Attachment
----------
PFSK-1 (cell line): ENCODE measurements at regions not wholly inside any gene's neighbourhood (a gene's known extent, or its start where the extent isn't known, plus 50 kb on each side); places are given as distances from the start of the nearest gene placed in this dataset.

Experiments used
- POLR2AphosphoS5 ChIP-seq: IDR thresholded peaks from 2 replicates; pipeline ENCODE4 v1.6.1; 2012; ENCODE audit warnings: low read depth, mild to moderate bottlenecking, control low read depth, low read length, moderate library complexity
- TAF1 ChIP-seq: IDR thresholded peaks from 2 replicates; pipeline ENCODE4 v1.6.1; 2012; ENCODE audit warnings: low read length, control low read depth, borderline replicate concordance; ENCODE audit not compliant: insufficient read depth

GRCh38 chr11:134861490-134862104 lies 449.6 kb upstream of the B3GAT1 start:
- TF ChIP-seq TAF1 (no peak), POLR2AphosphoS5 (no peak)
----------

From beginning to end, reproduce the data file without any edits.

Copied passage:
PFSK-1 (cell line): ENCODE measurements at regions not wholly inside any gene's neighbourhood (a gene's known extent, or its start where the extent isn't known, plus 50 kb on each side); places are given as distances from the start of the nearest gene placed in this dataset.

Experiments used
- POLR2AphosphoS5 ChIP-seq: IDR thresholded peaks from 2 replicates; pipeline ENCODE4 v1.6.1; 2012; ENCODE audit warnings: low read depth, mild to moderate bottlenecking, control low read depth, low read length, moderate library complexity
- TAF1 ChIP-seq: IDR thresholded peaks from 2 replicates; pipeline ENCODE4 v1.6.1; 2012; ENCODE audit warnings: low read length, control low read depth, borderline replicate concordance; ENCODE audit not compliant: insufficient read depth

GRCh38 chr11:134861490-134862104 lies 449.6 kb upstream of the B3GAT1 start:
- TF ChIP-seq TAF1 (no peak), POLR2AphosphoS5 (no peak)